Friday, June 10, 2016

Warcraft review

WARCRAFT:
A SIGNIFICANT IMPROVEMENT OVER MOST VIDEO GAME ADAPTATIONS, BUT A HUGE STEP BACKWARDS FOR TALENTED DIRECTOR, DUNCAN JONES!
By Nico Beland
Movie Review: D+ (2 stars)
UNIVERSAL PICTURES
It’s Man VS Orc in Warcraft

            Let me make one thing perfectly clear, I have very little knowledge of the Warcraft video game series. I know of the popular game series created by Blizzard Entertainment and I’ve watched friends of mine play it, but I just never really got into the idea of “Pay to Play” MMORPG games.
            That doesn’t mean it’s bad or anything like that, but Warcraft didn’t quite interest me on the same level of games like Mario, Sonic, Halo, or Final Fantasy. I do however know of the impact that game had, specifically from watching the South Park episode, Make Love Not Warcraft, which is a very funny episode that satirizes but also embraces the Warcraft game series, not to mention they got animators and designers from Blizzard Entertainment onboard to work on the episode.
            When I first saw the trailer for the Warcraft movie directed by Duncan Jones (Moon, Source Code) before a showing of Star Wars: The Force Awakens, I was curious to see it and from what I could gather judging by the trailer, it did capture the style of what a Warcraft movie should look like. Plus, I loved Duncan Jones’ work on films like Moon and Source Code, two very clever and thought-provoking sci-fi movies.
            But seeing how it’s a video game adaptation, anything could happen, it could have been a great movie like Wreck-It Ralph or a trainwreck like Final Fantasy: The Spirits Within, or a personal guilty pleasure like Mortal Kombat and Ratchet & Clank, it certainly would have been a disaster like an Uwe Boll production that’s for sure. So after sitting through Ratchet & Clank and The Angry Birds Movie this year, both of which were based on popular games, I sat down in an IMAX 3D theater and gave Warcraft a viewing…Mediocre.
            Yeah, mediocre, it’s nowhere near as bad as the video game movie adaptations we had in the past, it captured the style of the Warcraft games well, and I could recognize most of the characters from the game. But the movie’s plot is lackluster and the character development is rather poor.
            The orcs and most of the main characters are developed okay, but the villain is forgettable and there’s no Warhammer wielding dwarves fighting in the climax or accompanying the main characters on their quest. Basically it’s an overly CG’d Lord of the Rings movie minus the memorable characters and strong storytelling.
            Set in the world of Azeroth, the film follows a long battle between humans and orcs after the orc world, Draenor is destroyed and all the orcs fled into a portal that led them to the Azeroth realm. After countless bodies hit the floor, kingdom of Stormwind military commander, Sir Anduim Lothar (Travis Fimmel-Vikings, Maggie’s Plan) catches a trespassing mage named Khadgar (Ben Schnetzer-Law & Order, Happy Town, The Book Thief) who explains to Anduim that the dead bodies contain a magical force called fel, which can open portals to other realms.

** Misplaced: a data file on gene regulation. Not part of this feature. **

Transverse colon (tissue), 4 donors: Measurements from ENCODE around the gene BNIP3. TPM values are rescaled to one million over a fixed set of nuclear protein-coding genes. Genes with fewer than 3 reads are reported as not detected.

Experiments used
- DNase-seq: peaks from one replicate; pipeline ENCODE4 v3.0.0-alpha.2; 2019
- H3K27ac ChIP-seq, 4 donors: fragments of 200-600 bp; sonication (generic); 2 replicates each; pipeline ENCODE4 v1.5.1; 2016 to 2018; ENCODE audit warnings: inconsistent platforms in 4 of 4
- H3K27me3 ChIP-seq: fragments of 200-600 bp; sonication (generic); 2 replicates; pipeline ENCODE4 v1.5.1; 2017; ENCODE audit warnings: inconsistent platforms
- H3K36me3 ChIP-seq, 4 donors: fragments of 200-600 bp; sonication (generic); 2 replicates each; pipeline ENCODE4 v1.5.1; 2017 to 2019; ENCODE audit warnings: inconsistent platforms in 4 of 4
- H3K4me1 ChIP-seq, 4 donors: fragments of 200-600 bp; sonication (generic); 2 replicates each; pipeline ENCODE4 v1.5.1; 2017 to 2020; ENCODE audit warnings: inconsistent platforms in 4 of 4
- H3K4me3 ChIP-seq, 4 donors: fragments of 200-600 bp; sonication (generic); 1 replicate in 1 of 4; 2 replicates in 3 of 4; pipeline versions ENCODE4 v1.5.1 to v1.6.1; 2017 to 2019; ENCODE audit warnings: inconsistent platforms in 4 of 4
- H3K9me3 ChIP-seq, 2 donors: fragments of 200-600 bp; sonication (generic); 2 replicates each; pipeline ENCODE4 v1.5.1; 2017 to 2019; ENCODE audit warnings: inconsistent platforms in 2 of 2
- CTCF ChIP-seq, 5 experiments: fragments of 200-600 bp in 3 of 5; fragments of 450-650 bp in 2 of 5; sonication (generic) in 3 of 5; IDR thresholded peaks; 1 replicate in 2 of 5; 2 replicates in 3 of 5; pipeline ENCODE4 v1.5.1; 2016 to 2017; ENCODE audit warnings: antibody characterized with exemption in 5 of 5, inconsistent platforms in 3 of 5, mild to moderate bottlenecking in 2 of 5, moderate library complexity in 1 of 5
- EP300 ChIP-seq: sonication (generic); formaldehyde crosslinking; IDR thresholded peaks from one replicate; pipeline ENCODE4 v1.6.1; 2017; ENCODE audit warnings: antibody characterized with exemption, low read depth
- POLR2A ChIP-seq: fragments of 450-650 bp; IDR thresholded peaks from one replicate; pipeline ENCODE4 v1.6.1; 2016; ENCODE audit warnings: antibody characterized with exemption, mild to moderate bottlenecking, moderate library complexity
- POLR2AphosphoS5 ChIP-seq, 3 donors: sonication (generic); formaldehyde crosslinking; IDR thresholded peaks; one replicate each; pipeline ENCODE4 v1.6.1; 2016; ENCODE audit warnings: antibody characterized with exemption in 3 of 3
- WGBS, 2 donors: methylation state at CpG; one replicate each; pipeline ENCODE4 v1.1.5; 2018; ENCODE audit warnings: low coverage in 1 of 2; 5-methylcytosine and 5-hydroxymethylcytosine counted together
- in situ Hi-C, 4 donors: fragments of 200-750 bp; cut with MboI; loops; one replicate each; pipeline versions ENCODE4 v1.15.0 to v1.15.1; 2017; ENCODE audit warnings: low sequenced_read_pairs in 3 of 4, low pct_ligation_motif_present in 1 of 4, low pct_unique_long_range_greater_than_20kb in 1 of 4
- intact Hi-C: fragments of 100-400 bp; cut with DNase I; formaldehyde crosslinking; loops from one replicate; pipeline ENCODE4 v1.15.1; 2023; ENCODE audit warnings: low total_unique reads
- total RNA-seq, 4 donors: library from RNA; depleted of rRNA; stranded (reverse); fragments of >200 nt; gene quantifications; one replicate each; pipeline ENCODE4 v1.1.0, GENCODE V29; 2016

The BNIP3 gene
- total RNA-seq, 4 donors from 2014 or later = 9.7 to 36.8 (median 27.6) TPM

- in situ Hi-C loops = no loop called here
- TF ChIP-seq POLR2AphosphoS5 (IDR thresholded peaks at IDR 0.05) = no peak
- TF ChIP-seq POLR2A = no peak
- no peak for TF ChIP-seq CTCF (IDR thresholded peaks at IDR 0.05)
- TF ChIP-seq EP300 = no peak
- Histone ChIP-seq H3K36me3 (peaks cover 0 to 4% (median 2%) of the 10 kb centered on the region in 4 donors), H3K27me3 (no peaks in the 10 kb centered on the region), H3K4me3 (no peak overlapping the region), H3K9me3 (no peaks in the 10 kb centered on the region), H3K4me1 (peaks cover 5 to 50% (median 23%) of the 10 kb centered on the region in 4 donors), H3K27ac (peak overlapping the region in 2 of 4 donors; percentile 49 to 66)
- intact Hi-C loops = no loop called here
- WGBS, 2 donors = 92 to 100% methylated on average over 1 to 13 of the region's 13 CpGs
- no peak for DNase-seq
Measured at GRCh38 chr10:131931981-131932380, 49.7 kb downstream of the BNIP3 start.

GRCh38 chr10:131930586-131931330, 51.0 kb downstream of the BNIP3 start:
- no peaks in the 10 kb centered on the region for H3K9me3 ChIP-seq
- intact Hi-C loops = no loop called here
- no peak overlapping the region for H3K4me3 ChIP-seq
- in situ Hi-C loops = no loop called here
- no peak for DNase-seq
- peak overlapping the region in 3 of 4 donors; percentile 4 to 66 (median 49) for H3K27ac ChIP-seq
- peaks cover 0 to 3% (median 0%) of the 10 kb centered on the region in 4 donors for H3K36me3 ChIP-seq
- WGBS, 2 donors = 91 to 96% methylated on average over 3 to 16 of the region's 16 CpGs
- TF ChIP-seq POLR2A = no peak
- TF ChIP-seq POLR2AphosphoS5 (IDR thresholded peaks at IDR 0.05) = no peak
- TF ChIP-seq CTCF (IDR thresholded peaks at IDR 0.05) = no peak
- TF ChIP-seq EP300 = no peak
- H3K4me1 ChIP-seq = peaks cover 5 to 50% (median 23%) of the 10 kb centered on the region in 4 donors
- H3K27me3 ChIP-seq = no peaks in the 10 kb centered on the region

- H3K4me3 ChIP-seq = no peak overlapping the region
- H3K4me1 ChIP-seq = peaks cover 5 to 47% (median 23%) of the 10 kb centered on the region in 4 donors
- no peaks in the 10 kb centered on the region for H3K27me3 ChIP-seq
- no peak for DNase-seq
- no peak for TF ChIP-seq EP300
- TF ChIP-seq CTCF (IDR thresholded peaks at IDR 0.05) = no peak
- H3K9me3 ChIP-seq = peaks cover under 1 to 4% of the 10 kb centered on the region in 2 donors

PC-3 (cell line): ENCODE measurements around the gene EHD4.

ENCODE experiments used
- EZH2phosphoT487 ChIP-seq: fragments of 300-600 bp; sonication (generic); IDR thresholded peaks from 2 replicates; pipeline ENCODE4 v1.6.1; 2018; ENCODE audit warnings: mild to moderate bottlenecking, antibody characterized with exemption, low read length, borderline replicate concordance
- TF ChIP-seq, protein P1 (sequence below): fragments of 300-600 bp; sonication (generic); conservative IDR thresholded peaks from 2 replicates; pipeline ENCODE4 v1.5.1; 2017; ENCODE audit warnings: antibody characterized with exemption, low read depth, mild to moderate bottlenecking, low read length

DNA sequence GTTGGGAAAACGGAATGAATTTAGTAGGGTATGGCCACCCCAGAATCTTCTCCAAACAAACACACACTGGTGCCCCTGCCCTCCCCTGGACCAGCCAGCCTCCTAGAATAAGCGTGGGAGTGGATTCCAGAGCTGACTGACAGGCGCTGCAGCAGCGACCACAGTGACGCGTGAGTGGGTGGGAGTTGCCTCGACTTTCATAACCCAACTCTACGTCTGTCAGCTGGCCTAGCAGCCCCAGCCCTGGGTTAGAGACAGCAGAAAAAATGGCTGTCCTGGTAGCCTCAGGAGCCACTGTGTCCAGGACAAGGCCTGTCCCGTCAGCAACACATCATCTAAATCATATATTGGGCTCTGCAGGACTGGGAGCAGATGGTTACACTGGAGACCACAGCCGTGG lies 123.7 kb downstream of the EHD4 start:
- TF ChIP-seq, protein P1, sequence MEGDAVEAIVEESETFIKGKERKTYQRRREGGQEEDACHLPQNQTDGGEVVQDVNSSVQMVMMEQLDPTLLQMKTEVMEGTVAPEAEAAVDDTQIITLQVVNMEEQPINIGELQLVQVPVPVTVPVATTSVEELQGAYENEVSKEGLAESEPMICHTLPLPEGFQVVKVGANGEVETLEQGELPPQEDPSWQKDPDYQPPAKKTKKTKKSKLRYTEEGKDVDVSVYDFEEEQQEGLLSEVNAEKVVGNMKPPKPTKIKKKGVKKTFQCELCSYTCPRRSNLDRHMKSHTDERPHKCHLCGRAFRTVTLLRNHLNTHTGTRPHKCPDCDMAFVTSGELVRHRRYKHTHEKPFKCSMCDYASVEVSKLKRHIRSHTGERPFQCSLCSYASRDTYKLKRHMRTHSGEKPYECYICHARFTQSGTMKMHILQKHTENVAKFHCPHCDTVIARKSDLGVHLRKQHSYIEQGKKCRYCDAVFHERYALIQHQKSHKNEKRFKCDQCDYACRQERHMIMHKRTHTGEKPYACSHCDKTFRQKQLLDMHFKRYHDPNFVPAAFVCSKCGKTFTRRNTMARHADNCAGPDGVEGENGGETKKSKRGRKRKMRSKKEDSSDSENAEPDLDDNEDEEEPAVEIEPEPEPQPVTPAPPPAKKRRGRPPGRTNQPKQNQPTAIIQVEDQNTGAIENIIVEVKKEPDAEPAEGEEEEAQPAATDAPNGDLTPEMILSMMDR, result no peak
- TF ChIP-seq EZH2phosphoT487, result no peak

In hopes to save the orc race and his wife and newborn, noble orc chieftain, Durotan (voiced by Toby Kebbell-RocknRolla, Prince of Persia: The Sands of Time, Dawn of the Planet of the Apes) rebels against the sinister orc leader, Gul’dan (voiced by Daniel Wu) and joins forces with the humans to defeat Gul’dan’s orc army and bring his race of orcs back home.
            The film also stars Paula Patton (Precious, Mission: Impossible: Ghost Protocol, 2 Guns) as strong-willed orc survivor, Garona, Ben Foster (X-Men 3: The Last Stand, 3:10 to Yuma, The Messenger) as Medivh, the Guardian of Tirisfal, Dominic Cooper (The History Boys, Captain America: The First Avenger, Marvel’s Agent Carter) as King Llane Wrynn, and Clancy Brown (The Shawshank Redemption, DC Universe, SpongeBob Squarepants) as fearsome orc chieftain, Blackhand to name a few.
            Overall, Warcraft is a little better and a little worse than what I thought I was going to get, the cinematography and character designs are impressive and represent the game well. But the plot and character development are very lackluster and just not very interesting.
            It’s a shame because Duncan Jones is a very good director and already won me over with Moon and Source Code, I’m not sure if it’s him or the studio that made the film mediocre, my guess is too much studio interferences, studio-driven or not, Duncan Jones thankfully is more capable of directing video game movies than Uwe Boll.
            Perhaps if I played the games more, I might be humming a different tune, but as is, it’s supposed to be a movie based on a video game. Fans of the games would probably enjoy or at the very least tolerate it, but it’ll most likely confuse people who aren’t familiar with the games.
            I’m open to see if sequels can improve on what didn’t work in this film and make it more entertaining. It’s not even close to being one of the worst video game movies of all time, and the film didn’t crash and burn for me to not consider watching a sequel or two.

            Sorry Duncan Jones, close but no Warhammer.

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